If you rent your business premises, you’re usually not responsible for insuring the building, but you may want to add tenants’ improvements insurance to your policy to cover changes you’ve made to the property.

To cover things like your business equipment and your furniture in the case of a fire, add business contents insurance to your business policy, and look at stock insurance if you want to protect your stock.

More often than not a business fire insurance policy will cover any loss of profits (although you should never assume this and always check that the level of cover is suitable for your business) but not if they feel those losses were in any way avoidable.

For instance, if you can minimise loss by continuing to trade in a reduced capacity after the event, then your insurers will expect you to do so. It may sound obvious, but you must do everything you can to continue trading, even if that involves moving to a temporary premises, or outsourcing work to a competitor.

Fire damage insurance for tradesmen

As well as buildings insurance and contents insurance if you have a business premises you want to protect, tradesmen may decide to take out contract works insurance to protect work that’s underway on a building site from a disaster like a fire.

There’s also tools insurance if you want to protect your tools from risks including fire damage, and plant and machinery insurance to cover machinery that you own or rent.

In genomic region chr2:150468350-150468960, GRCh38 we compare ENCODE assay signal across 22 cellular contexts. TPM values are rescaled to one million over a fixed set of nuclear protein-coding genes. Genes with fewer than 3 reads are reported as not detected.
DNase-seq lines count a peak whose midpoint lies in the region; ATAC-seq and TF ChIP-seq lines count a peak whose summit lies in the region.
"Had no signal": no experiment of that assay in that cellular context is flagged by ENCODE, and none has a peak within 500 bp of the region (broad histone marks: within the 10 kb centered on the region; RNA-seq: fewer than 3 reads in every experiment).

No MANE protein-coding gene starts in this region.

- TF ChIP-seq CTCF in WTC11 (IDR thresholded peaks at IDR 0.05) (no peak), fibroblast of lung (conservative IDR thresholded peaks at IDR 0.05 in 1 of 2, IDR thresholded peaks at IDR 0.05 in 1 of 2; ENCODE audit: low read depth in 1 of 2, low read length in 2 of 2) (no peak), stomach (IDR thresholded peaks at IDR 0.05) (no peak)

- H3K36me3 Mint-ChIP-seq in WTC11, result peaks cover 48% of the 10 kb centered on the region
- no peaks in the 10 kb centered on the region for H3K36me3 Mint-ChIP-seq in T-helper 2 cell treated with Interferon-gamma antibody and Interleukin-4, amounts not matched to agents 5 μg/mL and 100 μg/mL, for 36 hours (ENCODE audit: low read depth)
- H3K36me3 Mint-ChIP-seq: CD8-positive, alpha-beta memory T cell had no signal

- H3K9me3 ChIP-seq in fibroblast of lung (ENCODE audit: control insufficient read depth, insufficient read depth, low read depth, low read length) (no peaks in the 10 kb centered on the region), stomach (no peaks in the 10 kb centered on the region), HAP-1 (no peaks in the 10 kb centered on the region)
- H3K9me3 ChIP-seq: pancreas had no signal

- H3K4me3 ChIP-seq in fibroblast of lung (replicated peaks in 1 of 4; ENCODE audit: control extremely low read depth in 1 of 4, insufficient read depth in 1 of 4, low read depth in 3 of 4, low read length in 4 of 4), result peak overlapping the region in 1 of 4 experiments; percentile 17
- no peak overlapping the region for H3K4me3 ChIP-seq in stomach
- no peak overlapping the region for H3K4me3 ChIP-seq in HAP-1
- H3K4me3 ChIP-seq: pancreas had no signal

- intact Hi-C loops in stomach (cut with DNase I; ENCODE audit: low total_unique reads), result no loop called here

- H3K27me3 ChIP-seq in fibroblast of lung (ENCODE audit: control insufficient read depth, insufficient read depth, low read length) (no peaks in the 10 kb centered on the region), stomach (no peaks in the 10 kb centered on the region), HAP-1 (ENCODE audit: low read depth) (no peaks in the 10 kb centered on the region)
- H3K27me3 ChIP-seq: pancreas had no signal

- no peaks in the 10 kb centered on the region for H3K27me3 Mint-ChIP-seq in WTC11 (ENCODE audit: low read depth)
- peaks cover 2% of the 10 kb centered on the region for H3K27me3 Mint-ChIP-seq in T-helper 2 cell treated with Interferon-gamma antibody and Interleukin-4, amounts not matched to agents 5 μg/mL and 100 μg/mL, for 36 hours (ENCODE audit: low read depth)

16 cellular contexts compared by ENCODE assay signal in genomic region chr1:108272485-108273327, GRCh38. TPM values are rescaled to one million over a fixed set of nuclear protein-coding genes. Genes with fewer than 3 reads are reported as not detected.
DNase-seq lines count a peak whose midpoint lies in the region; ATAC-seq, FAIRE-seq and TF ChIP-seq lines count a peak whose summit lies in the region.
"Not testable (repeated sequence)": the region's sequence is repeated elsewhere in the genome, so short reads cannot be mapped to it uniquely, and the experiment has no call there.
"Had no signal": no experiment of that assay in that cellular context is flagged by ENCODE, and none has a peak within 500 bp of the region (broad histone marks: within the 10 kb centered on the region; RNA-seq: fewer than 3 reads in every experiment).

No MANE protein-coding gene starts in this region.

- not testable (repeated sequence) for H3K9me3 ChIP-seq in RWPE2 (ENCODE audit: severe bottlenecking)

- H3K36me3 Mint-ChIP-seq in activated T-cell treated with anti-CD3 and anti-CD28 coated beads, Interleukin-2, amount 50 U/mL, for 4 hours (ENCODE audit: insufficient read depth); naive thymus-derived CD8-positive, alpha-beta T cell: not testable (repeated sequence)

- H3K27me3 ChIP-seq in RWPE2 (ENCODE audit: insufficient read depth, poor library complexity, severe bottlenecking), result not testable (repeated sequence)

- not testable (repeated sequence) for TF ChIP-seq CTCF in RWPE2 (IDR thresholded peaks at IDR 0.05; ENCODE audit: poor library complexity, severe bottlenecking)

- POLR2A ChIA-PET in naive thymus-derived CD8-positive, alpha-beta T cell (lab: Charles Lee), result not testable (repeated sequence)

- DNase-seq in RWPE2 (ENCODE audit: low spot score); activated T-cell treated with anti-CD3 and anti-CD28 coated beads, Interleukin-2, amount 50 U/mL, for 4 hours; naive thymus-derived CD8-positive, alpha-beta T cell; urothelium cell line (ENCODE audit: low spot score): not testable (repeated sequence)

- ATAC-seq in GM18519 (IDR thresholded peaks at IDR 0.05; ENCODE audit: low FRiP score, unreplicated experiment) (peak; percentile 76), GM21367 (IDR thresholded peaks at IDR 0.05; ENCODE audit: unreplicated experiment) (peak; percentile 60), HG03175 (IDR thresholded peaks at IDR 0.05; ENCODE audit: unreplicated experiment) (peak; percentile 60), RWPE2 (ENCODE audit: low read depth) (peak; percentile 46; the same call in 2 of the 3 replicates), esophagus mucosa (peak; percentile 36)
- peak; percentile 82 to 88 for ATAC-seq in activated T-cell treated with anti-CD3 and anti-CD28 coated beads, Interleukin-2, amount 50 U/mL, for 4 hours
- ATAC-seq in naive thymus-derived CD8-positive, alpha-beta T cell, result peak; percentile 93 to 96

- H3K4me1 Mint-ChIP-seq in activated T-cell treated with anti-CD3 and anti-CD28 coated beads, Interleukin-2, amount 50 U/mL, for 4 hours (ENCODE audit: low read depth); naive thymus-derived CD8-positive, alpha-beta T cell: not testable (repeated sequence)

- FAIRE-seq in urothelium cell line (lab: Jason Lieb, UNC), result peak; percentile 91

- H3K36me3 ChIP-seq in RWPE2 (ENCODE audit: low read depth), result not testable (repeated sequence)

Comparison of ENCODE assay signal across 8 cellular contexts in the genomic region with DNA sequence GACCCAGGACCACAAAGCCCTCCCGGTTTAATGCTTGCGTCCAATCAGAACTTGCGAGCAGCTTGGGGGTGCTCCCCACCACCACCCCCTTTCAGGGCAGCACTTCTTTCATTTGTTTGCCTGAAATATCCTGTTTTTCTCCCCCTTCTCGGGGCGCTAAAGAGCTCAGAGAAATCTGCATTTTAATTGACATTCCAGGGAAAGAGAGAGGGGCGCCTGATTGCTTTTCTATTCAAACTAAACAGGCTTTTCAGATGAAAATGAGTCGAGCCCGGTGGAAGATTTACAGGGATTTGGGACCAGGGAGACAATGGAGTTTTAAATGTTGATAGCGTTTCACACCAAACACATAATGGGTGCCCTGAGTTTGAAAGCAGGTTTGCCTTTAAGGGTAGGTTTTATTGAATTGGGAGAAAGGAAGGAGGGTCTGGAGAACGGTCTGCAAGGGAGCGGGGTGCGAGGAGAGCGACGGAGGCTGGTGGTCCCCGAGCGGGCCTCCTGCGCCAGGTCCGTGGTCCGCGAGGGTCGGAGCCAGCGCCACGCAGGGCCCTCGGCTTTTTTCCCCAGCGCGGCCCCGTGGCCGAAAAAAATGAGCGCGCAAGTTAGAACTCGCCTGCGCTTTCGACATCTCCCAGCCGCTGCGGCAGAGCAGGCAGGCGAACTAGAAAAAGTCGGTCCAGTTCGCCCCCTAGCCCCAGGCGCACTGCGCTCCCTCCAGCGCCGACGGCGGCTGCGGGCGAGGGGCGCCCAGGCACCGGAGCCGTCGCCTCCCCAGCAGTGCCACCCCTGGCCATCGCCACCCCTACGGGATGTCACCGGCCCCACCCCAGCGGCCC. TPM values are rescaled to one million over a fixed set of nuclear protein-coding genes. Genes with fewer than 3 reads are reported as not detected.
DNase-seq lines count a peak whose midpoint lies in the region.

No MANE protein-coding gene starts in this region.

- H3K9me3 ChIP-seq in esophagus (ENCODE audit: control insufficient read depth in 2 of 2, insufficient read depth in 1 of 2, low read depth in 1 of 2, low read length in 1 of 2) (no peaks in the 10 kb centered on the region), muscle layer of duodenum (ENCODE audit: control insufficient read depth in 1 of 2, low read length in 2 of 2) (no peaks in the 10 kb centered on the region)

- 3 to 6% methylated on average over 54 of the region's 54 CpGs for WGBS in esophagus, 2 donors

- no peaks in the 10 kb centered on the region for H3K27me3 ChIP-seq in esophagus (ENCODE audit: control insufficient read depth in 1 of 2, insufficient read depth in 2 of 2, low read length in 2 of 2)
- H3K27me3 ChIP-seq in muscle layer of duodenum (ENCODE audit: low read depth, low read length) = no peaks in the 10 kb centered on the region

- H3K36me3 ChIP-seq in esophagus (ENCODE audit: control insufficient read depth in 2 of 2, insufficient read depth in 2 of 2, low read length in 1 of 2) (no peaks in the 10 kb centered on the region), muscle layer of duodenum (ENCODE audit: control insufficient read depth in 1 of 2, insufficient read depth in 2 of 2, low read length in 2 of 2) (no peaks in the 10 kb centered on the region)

When it comes to more complex claims, such as serious fire, which affect the running of a business, it can be  beneficial to engage a professional who can handle the process on your behalf.

Fire damage insurance for landlords

Landlord buildings, business fire  insurance can cover the cost of rebuilding or restoring your buy-to-let property if it suffers fire damage.

If your freeholder is responsible for insuring the building, you could consider landlord fixtures and fitting insurance instead, which would cover things like a fitted kitchen or bathroom in the event of a fire.

And if you provide your tenants with items like furniture and appliances, you may want to take out landlord contents insurance, which can pay to replace your contents in the event of a fire, flood or another disaster.

However, your tenants’ belongings won’t be covered by your landlord contents insurance, so tell your tenants that they need to take out their own insurance to protect their possessions.